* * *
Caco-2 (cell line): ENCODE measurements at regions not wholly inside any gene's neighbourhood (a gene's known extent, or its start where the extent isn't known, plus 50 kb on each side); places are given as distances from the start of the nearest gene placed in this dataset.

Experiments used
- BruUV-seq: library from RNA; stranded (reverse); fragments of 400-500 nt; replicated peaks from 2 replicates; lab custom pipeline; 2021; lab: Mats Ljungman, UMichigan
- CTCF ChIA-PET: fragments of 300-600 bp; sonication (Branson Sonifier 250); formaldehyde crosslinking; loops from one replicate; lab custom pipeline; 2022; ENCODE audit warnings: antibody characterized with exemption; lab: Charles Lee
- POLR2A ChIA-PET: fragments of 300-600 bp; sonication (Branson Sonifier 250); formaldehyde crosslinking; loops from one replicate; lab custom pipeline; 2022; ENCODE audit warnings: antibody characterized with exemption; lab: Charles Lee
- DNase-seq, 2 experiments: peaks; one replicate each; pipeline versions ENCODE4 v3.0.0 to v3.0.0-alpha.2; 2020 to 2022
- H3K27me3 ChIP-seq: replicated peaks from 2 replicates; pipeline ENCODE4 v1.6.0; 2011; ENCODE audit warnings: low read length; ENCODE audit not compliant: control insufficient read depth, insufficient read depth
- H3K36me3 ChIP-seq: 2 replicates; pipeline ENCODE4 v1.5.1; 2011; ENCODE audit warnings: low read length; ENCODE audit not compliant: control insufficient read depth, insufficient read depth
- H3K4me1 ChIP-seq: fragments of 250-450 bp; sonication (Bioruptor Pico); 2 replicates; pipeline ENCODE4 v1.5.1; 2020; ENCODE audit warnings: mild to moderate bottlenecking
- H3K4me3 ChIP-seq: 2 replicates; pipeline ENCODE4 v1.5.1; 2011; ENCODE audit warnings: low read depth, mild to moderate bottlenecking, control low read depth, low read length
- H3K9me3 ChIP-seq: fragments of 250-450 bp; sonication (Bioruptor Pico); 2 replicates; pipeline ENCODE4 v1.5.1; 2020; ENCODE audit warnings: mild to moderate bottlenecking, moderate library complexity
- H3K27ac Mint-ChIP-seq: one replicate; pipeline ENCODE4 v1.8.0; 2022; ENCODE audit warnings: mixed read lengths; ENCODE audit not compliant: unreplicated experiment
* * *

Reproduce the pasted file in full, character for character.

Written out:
Caco-2 (cell line): ENCODE measurements at regions not wholly inside any gene's neighbourhood (a gene's known extent, or its start where the extent isn't known, plus 50 kb on each side); places are given as distances from the start of the nearest gene placed in this dataset.

Experiments used
- BruUV-seq: library from RNA; stranded (reverse); fragments of 400-500 nt; replicated peaks from 2 replicates; lab custom pipeline; 2021; lab: Mats Ljungman, UMichigan
- CTCF ChIA-PET: fragments of 300-600 bp; sonication (Branson Sonifier 250); formaldehyde crosslinking; loops from one replicate; lab custom pipeline; 2022; ENCODE audit warnings: antibody characterized with exemption; lab: Charles Lee
- POLR2A ChIA-PET: fragments of 300-600 bp; sonication (Branson Sonifier 250); formaldehyde crosslinking; loops from one replicate; lab custom pipeline; 2022; ENCODE audit warnings: antibody characterized with exemption; lab: Charles Lee
- DNase-seq, 2 experiments: peaks; one replicate each; pipeline versions ENCODE4 v3.0.0 to v3.0.0-alpha.2; 2020 to 2022
- H3K27me3 ChIP-seq: replicated peaks from 2 replicates; pipeline ENCODE4 v1.6.0; 2011; ENCODE audit warnings: low read length; ENCODE audit not compliant: control insufficient read depth, insufficient read depth
- H3K36me3 ChIP-seq: 2 replicates; pipeline ENCODE4 v1.5.1; 2011; ENCODE audit warnings: low read length; ENCODE audit not compliant: control insufficient read depth, insufficient read depth
- H3K4me1 ChIP-seq: fragments of 250-450 bp; sonication (Bioruptor Pico); 2 replicates; pipeline ENCODE4 v1.5.1; 2020; ENCODE audit warnings: mild to moderate bottlenecking
- H3K4me3 ChIP-seq: 2 replicates; pipeline ENCODE4 v1.5.1; 2011; ENCODE audit warnings: low read depth, mild to moderate bottlenecking, control low read depth, low read length
- H3K9me3 ChIP-seq: fragments of 250-450 bp; sonication (Bioruptor Pico); 2 replicates; pipeline ENCODE4 v1.5.1; 2020; ENCODE audit warnings: mild to moderate bottlenecking, moderate library complexity
- H3K27ac Mint-ChIP-seq: one replicate; pipeline ENCODE4 v1.8.0; 2022; ENCODE audit warnings: mixed read lengths; ENCODE audit not compliant: unreplicated experiment